Medical technology then…don’t make me laugh…doctors of the time killed far more poeple than they ‘cured’.

    Technology, per se is, not good or bad, it just is. For every ‘good’ example’ there is a ‘bad’ example. More money, duh, always goes into the areas where someone thinks they can make a profit.

    Better water,sewage reatment and maternal care (eventually) meant more people could be killed by machine guns in WW1. So what was the point?

    Right now, low fat high sugar processed food created the epidemics of diabetes and obesity…and was built on ‘science’ (my back ground is Phsyics and I thought it was BS when it was rolled out by the doctors to reduce cholesterol…as if).

    Again what was the point of it all?

    How many bits of technology have had a positive impact on life for everyone? Not a lot by the way. Vaccinations. anti-biotics…..trains, trams, ships…then what?

    You can design a moon landing or a Concorde or a 747 with a sliderule. So who needs computers?

    ust some thoughts….technology is not everything…or even anyhting important.

  3. Peter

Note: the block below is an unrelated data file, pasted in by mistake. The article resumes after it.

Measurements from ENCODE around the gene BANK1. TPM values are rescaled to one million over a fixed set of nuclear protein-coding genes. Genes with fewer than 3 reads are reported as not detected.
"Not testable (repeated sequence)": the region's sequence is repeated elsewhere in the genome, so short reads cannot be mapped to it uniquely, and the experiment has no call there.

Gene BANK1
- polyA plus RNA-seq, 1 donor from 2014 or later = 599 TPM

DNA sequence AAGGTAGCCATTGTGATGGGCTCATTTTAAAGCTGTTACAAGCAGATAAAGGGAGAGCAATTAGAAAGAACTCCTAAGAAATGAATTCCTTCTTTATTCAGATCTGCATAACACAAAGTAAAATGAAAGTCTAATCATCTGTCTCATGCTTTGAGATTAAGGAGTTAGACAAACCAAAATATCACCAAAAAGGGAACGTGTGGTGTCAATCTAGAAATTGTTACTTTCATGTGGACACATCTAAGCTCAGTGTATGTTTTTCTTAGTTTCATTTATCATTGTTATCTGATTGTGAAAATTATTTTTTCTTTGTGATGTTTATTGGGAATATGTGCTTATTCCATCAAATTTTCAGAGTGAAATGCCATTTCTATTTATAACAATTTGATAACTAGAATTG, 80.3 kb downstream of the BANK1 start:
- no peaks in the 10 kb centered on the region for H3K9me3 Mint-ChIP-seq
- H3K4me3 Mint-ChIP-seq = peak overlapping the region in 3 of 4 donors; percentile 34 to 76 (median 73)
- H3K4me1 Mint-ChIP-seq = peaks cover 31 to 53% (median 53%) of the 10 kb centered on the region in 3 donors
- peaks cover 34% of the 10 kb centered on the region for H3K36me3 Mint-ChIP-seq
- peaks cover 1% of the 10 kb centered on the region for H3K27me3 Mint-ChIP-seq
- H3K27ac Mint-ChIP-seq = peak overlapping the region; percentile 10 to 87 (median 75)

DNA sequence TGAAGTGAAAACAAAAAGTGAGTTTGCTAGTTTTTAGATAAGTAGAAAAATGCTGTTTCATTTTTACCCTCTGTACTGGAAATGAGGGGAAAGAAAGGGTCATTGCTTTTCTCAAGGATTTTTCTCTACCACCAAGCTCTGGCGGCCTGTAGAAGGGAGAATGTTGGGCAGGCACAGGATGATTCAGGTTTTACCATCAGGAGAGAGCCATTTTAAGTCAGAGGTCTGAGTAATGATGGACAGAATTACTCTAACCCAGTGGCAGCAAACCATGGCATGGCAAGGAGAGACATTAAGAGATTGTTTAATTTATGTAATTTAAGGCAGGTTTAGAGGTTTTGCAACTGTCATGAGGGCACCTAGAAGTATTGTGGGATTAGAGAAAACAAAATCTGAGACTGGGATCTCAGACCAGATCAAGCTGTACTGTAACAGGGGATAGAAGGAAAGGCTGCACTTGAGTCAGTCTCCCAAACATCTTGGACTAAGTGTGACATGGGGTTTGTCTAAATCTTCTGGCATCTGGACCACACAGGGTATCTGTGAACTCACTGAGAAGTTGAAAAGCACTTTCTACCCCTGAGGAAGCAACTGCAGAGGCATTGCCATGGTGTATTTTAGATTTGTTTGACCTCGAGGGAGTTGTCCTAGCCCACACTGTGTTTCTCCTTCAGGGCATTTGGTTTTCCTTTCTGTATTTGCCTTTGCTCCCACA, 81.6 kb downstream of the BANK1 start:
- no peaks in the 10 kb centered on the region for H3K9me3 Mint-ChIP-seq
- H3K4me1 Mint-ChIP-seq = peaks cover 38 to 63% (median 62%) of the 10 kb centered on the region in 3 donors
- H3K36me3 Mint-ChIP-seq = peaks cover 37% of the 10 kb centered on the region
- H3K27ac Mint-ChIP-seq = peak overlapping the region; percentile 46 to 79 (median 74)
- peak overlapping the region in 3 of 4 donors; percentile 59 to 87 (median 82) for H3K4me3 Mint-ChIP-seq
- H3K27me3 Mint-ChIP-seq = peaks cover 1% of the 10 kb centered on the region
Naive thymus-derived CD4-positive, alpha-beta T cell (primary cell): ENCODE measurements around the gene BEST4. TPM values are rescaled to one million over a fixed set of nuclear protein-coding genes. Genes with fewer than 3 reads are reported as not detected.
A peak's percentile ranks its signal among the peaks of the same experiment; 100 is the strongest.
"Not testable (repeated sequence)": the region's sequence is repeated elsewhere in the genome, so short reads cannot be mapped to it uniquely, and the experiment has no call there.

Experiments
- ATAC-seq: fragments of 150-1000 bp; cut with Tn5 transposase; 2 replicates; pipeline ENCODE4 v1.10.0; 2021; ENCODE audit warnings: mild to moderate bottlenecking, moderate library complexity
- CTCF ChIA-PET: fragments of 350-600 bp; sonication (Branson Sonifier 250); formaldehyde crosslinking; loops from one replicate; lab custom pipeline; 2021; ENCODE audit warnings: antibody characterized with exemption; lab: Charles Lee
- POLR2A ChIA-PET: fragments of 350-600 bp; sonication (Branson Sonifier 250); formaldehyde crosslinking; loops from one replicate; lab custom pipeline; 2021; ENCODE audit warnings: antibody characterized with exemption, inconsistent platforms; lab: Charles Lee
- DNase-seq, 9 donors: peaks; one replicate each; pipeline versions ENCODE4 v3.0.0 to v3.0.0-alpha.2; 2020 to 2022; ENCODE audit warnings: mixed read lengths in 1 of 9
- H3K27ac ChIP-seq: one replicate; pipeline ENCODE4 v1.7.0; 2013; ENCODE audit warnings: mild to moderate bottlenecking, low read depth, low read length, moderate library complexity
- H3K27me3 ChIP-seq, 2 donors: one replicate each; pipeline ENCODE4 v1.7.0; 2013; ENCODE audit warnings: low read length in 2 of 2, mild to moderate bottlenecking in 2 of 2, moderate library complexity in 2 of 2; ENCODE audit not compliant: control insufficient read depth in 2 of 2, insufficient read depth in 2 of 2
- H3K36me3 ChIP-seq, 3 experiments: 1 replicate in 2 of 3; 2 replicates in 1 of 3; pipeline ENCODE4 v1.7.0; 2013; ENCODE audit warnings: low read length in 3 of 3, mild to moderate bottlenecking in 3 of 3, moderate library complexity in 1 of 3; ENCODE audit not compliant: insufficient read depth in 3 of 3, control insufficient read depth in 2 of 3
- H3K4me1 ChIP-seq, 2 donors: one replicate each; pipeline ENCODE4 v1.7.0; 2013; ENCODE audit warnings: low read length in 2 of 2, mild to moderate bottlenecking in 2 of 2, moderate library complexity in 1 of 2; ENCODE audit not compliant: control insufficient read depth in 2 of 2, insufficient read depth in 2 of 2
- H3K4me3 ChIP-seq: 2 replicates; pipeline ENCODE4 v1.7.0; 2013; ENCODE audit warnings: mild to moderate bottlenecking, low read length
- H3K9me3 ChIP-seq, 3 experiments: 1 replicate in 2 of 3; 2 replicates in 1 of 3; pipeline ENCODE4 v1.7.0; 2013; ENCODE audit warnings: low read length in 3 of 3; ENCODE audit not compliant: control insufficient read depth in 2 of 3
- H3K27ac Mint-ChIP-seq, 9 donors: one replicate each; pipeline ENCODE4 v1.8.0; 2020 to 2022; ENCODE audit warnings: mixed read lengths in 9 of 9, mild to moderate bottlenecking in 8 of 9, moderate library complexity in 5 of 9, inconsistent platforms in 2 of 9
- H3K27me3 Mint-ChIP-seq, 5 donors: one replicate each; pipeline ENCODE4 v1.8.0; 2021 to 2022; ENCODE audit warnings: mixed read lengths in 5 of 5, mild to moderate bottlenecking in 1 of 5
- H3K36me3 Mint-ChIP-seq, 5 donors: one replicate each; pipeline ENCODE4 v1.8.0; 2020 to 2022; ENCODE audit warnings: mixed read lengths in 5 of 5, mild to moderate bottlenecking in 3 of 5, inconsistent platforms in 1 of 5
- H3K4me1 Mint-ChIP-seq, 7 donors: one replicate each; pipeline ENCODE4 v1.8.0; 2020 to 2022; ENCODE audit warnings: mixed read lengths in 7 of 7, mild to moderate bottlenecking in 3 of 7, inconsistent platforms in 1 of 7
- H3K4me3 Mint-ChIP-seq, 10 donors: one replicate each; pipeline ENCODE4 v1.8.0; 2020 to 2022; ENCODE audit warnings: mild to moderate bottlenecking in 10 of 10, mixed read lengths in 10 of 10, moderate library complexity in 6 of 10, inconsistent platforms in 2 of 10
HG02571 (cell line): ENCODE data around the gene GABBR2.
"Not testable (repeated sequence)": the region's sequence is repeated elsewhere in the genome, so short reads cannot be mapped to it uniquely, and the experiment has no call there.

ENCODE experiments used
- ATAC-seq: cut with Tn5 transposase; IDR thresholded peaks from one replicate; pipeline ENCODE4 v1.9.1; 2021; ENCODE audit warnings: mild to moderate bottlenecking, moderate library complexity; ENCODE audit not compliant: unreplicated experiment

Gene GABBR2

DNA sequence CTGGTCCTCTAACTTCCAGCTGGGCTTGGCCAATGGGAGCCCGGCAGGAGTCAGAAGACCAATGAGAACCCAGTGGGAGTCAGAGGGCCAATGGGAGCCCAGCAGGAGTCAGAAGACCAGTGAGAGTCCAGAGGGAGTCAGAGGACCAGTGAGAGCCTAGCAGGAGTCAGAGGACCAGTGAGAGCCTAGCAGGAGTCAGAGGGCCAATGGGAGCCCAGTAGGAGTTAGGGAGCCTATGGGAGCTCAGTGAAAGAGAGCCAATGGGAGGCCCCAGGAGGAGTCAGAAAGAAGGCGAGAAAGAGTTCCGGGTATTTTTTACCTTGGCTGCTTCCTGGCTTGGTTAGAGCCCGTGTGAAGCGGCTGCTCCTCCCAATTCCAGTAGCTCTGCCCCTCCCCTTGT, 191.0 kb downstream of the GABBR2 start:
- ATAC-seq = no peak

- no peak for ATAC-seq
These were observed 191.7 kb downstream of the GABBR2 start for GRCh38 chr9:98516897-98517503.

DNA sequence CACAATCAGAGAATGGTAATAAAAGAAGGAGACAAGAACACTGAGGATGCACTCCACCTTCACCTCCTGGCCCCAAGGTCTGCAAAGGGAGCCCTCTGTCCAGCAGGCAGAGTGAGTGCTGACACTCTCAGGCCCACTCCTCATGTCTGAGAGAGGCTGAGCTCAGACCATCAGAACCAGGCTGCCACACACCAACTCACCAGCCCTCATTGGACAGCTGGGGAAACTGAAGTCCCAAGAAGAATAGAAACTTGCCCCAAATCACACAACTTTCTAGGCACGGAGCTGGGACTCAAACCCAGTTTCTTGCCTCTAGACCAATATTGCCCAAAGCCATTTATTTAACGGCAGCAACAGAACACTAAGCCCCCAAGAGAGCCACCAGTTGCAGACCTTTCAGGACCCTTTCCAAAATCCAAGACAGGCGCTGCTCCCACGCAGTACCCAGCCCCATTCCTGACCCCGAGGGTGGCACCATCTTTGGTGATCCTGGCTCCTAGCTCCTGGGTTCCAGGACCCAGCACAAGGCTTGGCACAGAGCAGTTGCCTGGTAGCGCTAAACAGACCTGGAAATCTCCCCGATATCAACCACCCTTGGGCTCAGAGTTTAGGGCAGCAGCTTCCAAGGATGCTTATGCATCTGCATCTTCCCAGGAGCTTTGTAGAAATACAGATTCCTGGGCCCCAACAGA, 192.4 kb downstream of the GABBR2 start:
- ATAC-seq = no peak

Instead of more goods, more โ€œstuff,โ€ we should want the right goods and/or the right stuff. Stuff that makes us healthier, happier, smarter, more able to do great works, and to live well.

    Condemning excess or “destructive” consumption for health, spiritual, environmental, aesthetic, philosophical, political or economic reasons has a very long history and is low-hanging fruit. The hard question is what coercive measures are you prepared to countenance to stop it.

  4. I think there is a deeper problem of life goals. These kinds of intellectual exercises basically assume a notion of happiness or the good life that clearly, not everyone shares. What if you believe that like is and ought to be a tough, demanding struggle, for instance? There are clearly people who believe this.